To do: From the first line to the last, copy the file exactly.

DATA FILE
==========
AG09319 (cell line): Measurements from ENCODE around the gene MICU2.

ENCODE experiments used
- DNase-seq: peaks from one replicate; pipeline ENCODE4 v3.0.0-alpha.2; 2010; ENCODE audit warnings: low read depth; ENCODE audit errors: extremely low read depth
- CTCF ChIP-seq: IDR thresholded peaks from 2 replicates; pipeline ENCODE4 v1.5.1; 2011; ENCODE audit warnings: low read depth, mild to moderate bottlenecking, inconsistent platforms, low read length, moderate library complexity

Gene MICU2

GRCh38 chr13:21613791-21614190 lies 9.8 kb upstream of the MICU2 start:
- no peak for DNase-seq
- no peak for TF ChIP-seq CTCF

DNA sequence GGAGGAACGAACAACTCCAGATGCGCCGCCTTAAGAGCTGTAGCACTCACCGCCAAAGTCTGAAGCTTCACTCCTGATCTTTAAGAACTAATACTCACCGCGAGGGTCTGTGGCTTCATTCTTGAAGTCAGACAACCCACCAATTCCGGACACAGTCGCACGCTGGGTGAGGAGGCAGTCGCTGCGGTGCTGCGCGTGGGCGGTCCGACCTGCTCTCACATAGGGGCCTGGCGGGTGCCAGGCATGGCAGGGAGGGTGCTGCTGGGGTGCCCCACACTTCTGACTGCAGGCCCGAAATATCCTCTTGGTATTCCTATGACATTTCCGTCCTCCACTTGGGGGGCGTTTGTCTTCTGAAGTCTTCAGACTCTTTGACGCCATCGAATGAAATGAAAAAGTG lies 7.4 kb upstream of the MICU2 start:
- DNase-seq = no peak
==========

AG09319 (cell line): Measurements from ENCODE around the gene MICU2.

ENCODE experiments used
- DNase-seq: peaks from one replicate; pipeline ENCODE4 v3.0.0-alpha.2; 2010; ENCODE audit warnings: low read depth; ENCODE audit errors: extremely low read depth
- CTCF ChIP-seq: IDR thresholded peaks from 2 replicates; pipeline ENCODE4 v1.5.1; 2011; ENCODE audit warnings: low read depth, mild to moderate bottlenecking, inconsistent platforms, low read length, moderate library complexity

Gene MICU2

GRCh38 chr13:21613791-21614190 lies 9.8 kb upstream of the MICU2 start:
- no peak for DNase-seq
- no peak for TF ChIP-seq CTCF

DNA sequence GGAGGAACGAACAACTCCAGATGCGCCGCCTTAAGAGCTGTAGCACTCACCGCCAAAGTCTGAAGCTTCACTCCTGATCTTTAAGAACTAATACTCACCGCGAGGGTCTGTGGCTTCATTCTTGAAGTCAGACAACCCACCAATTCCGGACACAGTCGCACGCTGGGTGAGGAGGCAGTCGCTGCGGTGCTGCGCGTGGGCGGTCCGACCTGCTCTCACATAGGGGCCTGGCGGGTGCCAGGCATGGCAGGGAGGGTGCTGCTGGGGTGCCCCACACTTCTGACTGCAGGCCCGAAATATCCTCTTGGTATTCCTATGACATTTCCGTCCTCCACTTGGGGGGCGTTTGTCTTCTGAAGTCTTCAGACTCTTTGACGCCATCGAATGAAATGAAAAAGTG lies 7.4 kb upstream of the MICU2 start:
- DNase-seq = no peak